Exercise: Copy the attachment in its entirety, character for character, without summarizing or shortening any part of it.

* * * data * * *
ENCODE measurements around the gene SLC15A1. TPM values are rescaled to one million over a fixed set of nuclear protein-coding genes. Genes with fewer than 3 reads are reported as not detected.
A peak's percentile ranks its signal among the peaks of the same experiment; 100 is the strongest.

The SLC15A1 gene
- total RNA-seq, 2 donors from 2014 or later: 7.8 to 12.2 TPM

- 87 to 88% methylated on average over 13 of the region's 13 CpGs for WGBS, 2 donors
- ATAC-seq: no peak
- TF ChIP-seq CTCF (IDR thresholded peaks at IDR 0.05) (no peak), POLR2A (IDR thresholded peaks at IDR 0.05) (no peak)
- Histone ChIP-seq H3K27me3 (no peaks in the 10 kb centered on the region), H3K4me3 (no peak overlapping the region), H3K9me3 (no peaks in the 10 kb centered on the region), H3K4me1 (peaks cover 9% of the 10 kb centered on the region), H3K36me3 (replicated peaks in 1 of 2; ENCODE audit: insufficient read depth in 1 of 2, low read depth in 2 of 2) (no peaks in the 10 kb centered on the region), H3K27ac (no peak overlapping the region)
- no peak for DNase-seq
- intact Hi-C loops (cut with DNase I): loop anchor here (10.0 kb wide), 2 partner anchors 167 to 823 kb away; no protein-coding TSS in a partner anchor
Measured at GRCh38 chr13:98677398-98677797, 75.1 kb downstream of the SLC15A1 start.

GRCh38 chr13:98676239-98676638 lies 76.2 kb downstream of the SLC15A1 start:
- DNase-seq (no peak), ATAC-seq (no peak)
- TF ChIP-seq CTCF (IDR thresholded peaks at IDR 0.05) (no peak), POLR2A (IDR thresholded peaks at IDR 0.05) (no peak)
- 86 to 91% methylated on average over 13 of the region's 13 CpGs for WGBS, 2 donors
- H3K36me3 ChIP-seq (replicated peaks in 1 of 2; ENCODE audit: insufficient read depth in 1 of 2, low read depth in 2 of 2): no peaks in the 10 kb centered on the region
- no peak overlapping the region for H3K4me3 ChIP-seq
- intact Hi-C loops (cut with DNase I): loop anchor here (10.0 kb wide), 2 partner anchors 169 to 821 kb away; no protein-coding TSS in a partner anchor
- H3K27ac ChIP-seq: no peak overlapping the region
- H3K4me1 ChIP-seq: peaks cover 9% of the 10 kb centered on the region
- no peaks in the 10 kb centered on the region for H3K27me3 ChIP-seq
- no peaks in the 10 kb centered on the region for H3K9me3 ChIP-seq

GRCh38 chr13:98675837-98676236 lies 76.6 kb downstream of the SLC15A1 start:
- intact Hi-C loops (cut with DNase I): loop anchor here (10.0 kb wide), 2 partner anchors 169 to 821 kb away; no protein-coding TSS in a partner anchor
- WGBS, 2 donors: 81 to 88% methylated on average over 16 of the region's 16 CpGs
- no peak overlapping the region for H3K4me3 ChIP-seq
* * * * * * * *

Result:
ENCODE measurements around the gene SLC15A1. TPM values are rescaled to one million over a fixed set of nuclear protein-coding genes. Genes with fewer than 3 reads are reported as not detected.
A peak's percentile ranks its signal among the peaks of the same experiment; 100 is the strongest.

The SLC15A1 gene
- total RNA-seq, 2 donors from 2014 or later: 7.8 to 12.2 TPM

- 87 to 88% methylated on average over 13 of the region's 13 CpGs for WGBS, 2 donors
- ATAC-seq: no peak
- TF ChIP-seq CTCF (IDR thresholded peaks at IDR 0.05) (no peak), POLR2A (IDR thresholded peaks at IDR 0.05) (no peak)
- Histone ChIP-seq H3K27me3 (no peaks in the 10 kb centered on the region), H3K4me3 (no peak overlapping the region), H3K9me3 (no peaks in the 10 kb centered on the region), H3K4me1 (peaks cover 9% of the 10 kb centered on the region), H3K36me3 (replicated peaks in 1 of 2; ENCODE audit: insufficient read depth in 1 of 2, low read depth in 2 of 2) (no peaks in the 10 kb centered on the region), H3K27ac (no peak overlapping the region)
- no peak for DNase-seq
- intact Hi-C loops (cut with DNase I): loop anchor here (10.0 kb wide), 2 partner anchors 167 to 823 kb away; no protein-coding TSS in a partner anchor
Measured at GRCh38 chr13:98677398-98677797, 75.1 kb downstream of the SLC15A1 start.

GRCh38 chr13:98676239-98676638 lies 76.2 kb downstream of the SLC15A1 start:
- DNase-seq (no peak), ATAC-seq (no peak)
- TF ChIP-seq CTCF (IDR thresholded peaks at IDR 0.05) (no peak), POLR2A (IDR thresholded peaks at IDR 0.05) (no peak)
- 86 to 91% methylated on average over 13 of the region's 13 CpGs for WGBS, 2 donors
- H3K36me3 ChIP-seq (replicated peaks in 1 of 2; ENCODE audit: insufficient read depth in 1 of 2, low read depth in 2 of 2): no peaks in the 10 kb centered on the region
- no peak overlapping the region for H3K4me3 ChIP-seq
- intact Hi-C loops (cut with DNase I): loop anchor here (10.0 kb wide), 2 partner anchors 169 to 821 kb away; no protein-coding TSS in a partner anchor
- H3K27ac ChIP-seq: no peak overlapping the region
- H3K4me1 ChIP-seq: peaks cover 9% of the 10 kb centered on the region
- no peaks in the 10 kb centered on the region for H3K27me3 ChIP-seq
- no peaks in the 10 kb centered on the region for H3K9me3 ChIP-seq

GRCh38 chr13:98675837-98676236 lies 76.6 kb downstream of the SLC15A1 start:
- intact Hi-C loops (cut with DNase I): loop anchor here (10.0 kb wide), 2 partner anchors 169 to 821 kb away; no protein-coding TSS in a partner anchor
- WGBS, 2 donors: 81 to 88% methylated on average over 16 of the region's 16 CpGs
- no peak overlapping the region for H3K4me3 ChIP-seq